Over 100 academics warn UN against adopting controversial IHRA anti-Semitism definition
Over 100 scholars specializing in Jewish history, the Holocaust and anti-Semitism have urged the United Nations not to adopt a controversial definition of anti-Semitism propagated by the International Holocaust Remembrance Alliance (IHRA).
The statement, signed by 128 scholars, denounced the IHRA definition as "politicized" and said it could be used to "discredit and silence legitimate criticism of Israel’s policies".
The signatories included prominent Jewish and Israeli academics such as David Feldman, the Director of the Birkbeck Institute for the Study of Anti-Semitism, and Omer Bartov, a leading authority on genocide and the Holocaust.
"Human rights defenders and organisations challenging Israel's violations would be fully exposed to smear campaigns based on bad-faith allegations of antisemitism, harming their freedom of expression," the academics warned.
The current IHRA definition of anti-Semitism, adopted by the organisation in 2016, defines anti-Semitism not only as "a certain perception of Jews, which may be expressed as hatred toward Jews" but goes on to say that accusing "the State of Israel of being a racist endeavour" and "requiring of it a behaviour not expected or demanded of any other democratic nation" are examples of anti-Semitism.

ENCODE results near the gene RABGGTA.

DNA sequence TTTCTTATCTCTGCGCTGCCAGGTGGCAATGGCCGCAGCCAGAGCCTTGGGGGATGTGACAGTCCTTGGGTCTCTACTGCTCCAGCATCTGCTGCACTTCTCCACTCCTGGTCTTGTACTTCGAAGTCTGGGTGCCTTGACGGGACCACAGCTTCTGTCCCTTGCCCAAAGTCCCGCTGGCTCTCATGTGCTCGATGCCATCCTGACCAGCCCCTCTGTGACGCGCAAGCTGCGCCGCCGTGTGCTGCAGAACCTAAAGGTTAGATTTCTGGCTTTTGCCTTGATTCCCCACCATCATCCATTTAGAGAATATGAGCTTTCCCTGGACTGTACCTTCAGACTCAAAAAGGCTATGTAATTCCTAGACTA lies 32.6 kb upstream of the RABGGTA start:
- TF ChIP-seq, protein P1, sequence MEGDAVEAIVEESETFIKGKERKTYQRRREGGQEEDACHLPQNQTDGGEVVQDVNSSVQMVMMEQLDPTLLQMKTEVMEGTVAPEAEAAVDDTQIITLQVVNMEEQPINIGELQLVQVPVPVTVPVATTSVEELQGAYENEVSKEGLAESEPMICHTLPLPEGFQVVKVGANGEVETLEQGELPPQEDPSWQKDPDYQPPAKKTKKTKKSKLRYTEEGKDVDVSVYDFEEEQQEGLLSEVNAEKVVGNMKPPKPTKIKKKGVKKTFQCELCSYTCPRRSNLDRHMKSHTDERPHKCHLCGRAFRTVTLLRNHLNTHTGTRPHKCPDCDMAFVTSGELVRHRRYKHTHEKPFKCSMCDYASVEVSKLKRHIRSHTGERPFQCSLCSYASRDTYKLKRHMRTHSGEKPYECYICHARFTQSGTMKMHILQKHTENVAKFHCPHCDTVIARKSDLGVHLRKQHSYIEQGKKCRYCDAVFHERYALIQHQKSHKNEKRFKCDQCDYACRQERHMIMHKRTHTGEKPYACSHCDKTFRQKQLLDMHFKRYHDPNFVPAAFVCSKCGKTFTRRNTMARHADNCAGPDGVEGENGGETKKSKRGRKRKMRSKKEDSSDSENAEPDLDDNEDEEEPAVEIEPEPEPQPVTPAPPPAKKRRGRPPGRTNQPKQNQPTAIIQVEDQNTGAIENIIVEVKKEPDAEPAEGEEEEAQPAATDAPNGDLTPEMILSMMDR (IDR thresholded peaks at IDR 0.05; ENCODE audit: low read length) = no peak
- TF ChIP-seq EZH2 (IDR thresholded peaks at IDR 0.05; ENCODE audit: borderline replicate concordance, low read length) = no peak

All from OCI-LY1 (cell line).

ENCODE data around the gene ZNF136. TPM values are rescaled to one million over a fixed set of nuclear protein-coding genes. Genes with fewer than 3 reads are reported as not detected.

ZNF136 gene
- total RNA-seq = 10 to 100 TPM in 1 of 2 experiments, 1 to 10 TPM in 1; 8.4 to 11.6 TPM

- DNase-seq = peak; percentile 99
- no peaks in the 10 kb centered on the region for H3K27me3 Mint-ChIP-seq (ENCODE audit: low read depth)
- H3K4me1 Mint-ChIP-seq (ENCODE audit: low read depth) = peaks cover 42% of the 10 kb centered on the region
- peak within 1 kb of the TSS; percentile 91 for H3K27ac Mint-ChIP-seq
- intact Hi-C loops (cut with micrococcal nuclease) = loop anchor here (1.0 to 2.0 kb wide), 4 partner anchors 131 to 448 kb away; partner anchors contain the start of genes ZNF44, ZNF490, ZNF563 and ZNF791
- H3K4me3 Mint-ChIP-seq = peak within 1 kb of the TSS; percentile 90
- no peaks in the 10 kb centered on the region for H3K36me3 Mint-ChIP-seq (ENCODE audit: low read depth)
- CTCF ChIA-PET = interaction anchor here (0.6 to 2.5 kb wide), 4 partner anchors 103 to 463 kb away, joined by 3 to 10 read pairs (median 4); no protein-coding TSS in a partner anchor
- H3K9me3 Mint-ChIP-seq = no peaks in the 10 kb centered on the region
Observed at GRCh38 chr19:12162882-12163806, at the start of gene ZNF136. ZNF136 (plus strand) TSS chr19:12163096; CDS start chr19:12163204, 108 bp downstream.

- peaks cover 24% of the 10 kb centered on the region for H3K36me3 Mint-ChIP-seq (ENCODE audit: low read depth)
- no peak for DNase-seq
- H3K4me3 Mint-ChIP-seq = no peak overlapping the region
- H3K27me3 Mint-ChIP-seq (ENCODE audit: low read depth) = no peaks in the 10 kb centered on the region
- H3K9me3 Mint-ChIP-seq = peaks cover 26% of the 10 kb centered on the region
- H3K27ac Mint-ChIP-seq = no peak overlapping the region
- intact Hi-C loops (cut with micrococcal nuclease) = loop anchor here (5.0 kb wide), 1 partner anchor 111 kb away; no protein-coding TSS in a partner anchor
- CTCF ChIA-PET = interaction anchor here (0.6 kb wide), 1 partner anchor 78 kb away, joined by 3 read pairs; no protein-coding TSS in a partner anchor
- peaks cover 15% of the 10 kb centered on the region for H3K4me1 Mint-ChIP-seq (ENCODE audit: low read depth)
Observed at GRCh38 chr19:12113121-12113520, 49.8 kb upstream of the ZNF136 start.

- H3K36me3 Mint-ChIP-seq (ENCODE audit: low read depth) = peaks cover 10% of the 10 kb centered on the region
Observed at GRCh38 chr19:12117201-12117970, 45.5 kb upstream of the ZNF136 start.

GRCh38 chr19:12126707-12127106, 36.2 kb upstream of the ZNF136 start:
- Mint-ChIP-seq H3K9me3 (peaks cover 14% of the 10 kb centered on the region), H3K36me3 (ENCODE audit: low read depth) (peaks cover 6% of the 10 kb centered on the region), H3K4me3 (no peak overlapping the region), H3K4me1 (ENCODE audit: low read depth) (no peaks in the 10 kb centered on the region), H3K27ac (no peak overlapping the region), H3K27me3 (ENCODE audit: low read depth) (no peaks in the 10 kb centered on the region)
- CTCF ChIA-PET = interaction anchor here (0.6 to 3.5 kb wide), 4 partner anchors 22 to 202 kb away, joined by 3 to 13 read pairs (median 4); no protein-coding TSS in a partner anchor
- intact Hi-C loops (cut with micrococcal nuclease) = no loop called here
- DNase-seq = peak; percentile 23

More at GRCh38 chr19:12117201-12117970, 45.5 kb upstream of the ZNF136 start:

The definition has been adopted by 38 states worldwide, including the US, the UK and Germany, but has been criticised for being too broad and vague and conflating opposition to Israel and its policies with hatred of Jews.
Israel's ambassador to the UN, Gilad Erdan, has been leading efforts to get the world body to endorse it. The UN general assembly discussed the IHRA definition, with an EU representative speaking in favour of it, on October 31.
The current push at the United Nations coincides with the election of the most extreme right-wing government ever to come power in Israel, and fears that Israel's current deadly assault on Palestinian civilians in the West Bank could intensify.
Earlier this week the UN special rapporteur on racism, Professor E. Tendayi Achiume, spoke out against the IHRA definition in a report to a UN General Assembly committee, saying it had "divisive effects and negative human rights impacts".